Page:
• The policyholder’s assets must be kept separate from the assets of the insurance company and the bank.
  • The CAA closely monitors each life insurer’s compliance with solvency ratio rules.

– Luxembourg has therefore introduced a very specific guarantee, the “Super-Privilege whereby subscribers become preferred creditors 1st rank . This right takes precedence over all other creditors.

In the event of the insurer’s default, policyholders thus have a preferential claim on the company’s own assets.

b) Protection against potential bankruptcy of the insurance company

The policyholder’s assets are segregated from the bank’s and insurer’s assets . This has the following consequences:

  • in the event of the insurance company’s bankruptcy, assets are held in separate accounts linked to the insurer’s technical reserves for the benefit of policyholders and beneficiaries;
  • in the event of financial difficulties, the Commissariat aux Assurances
  • (CAA) can freeze these accounts (article 116 of the Luxembourg insurance law): no transactions can be carried out from them without prior authorization from the CAA.
  • (whether by the insurer or the bank);
  • policyholders have preferential rights over the assets of separate accounts (Article 118 of the Insurance Industry Act), a “Super Privilege which gives them priority over all the company’s other creditors.

In most European countries, depositor protection is limited to EUR 100,000 per person and per bank. In Luxembourg, there is no limit to the amount of the “Super Privilege” granted to subscribers .

c) Protection against seizure of the policyholder’s claim by third parties

The Luxembourg regime provides protection of the policyholder’s assets against a potential claim by one of his creditors:

  • rights to surrender, advance or pledge the policy are personal rights of the policyholder alone; these rights cannot therefore be seized or exercised by his or her creditors;
  • the subscriber’s creditors cannot force him to exercise these rights;
  • the policyholder’s creditors cannot seize the policy either, since this asset is the property of the insurance company.

The policyholder’s creditors may seize the policyholder’s claim against the insurer in order to recover their debt, but they will not receive any payment from the insurance company until the policyholder has freely decided to exercise his or her surrender rights on the policy.

The only exception to this principle is the payment by the policyholder of premiums that are manifestly exaggerated in relation to his or her resources and assets.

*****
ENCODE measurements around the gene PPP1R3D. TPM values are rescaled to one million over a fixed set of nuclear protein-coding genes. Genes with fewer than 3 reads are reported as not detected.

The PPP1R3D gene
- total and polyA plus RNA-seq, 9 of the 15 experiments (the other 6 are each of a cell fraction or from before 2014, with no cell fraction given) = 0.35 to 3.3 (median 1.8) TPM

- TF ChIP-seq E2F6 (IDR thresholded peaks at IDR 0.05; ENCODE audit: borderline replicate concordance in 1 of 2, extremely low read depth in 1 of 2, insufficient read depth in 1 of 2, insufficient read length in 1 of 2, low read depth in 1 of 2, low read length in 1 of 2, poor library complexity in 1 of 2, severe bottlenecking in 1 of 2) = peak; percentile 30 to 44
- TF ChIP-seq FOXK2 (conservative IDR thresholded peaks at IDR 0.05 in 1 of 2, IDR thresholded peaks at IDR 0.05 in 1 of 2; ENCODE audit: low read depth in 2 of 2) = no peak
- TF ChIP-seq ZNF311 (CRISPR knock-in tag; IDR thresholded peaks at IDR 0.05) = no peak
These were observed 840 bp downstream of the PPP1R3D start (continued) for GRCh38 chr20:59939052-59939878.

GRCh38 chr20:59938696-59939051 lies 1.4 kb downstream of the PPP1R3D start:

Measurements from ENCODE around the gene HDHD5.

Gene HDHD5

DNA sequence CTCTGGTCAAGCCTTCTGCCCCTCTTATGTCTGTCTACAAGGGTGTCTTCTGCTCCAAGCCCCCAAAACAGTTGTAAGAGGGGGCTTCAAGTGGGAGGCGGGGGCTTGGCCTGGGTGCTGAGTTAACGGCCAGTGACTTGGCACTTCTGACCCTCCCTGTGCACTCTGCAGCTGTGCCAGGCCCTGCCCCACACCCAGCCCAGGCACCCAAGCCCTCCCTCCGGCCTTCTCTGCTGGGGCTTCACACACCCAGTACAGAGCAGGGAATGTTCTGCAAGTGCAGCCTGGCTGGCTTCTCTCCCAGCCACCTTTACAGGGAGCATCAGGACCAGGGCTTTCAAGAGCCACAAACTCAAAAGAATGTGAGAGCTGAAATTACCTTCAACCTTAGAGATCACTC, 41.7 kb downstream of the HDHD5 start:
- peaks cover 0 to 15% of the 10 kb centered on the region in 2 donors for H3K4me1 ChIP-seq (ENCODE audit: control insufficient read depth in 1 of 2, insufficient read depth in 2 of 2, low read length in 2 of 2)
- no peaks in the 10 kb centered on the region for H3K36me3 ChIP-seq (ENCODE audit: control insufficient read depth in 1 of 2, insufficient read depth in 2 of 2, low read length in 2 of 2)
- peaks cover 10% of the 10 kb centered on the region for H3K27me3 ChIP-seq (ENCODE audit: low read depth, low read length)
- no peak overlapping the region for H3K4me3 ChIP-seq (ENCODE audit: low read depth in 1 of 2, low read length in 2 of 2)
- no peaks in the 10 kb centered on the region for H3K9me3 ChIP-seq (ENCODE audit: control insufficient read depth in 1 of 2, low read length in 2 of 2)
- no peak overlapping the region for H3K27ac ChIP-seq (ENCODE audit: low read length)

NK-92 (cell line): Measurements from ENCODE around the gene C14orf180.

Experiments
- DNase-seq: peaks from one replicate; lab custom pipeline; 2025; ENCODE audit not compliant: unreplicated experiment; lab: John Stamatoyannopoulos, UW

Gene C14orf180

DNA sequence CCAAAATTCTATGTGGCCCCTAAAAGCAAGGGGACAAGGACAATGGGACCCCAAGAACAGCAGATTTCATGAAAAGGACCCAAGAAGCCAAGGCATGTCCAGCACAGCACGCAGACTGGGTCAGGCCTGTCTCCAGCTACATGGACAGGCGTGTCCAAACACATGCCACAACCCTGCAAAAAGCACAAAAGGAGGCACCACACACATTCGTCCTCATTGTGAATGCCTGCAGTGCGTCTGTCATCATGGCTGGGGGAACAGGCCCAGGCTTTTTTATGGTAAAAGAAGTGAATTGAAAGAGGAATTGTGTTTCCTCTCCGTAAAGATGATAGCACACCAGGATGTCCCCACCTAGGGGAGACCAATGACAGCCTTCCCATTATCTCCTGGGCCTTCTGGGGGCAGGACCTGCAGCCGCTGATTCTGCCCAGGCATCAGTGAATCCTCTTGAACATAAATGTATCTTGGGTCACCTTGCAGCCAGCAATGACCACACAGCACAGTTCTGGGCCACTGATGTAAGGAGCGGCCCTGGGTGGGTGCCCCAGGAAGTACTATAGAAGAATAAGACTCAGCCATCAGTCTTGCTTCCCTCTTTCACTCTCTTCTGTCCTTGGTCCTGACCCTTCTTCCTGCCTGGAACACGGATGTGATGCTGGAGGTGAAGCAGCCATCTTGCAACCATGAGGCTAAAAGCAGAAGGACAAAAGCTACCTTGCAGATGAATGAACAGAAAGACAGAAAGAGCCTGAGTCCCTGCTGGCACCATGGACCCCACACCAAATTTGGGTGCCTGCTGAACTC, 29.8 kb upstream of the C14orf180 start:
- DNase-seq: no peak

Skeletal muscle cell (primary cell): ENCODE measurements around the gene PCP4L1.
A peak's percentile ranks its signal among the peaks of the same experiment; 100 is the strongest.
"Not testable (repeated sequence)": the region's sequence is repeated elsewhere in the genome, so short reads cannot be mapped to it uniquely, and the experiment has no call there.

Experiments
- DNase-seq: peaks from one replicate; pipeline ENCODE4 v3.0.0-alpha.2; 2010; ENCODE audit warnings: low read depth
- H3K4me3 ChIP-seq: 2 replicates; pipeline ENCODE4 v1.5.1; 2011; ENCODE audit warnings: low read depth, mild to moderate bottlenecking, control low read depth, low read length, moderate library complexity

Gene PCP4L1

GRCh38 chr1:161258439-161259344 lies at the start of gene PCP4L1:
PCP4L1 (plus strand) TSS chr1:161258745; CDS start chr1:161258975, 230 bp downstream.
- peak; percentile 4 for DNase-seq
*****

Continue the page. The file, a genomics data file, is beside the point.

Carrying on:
2. Portability

– The portability of Luxembourg life insurance is another of Luxembourg’s considerable advantages. However, each situation must be analyzed according to the country of residence of the subscriber and beneficiary, to avoid unpleasant surprises…

One of the reasons Luxembourg is so popular with international savers is its tax neutrality The only tax applicable to this type of contract is that of the policyholder’s country of residence. Unlike other countries, Luxembourg does not tax this product when it is held by a non-resident.

– The portability of life insurance contracts under Luxembourg law resulting from this specificity enables policyholders to change their country of residence without exposing themselves to the risk of double taxation.

From one country to another

– However, putting this into practice requires a real technical knowledge of the legislation of the various countries to which policyholders and beneficiaries will be moving. Indeed, each country has its own legislation on the subject, and this can vary enormously, with important tax and civil implications.

In some countries, such as Germany, for example, the insurance part of the contract has to be very carefully constructed for it to be considered a life insurance contract.

– In Belgium or Spain, it is not possible to invest in specialized insurance funds through this type of contract. If this is the case, life insurance is no longer considered as such and becomes, in the eyes of Belgian or Spanish law, a securities account or an investment product.

In addition to the place of residence of the policyholder, the place of residence of the beneficiary must also be taken into account.

For example, if the subscriber is resident in Belgium and the beneficiary is resident in France, it is advisable not to include a beneficiary clause in the contract, in order to avoid double taxation. In the event of the policyholder’s death, you will also need to be able to assess the tax treatment of the death benefit distributed to the beneficiary, depending on his or her new country of residence.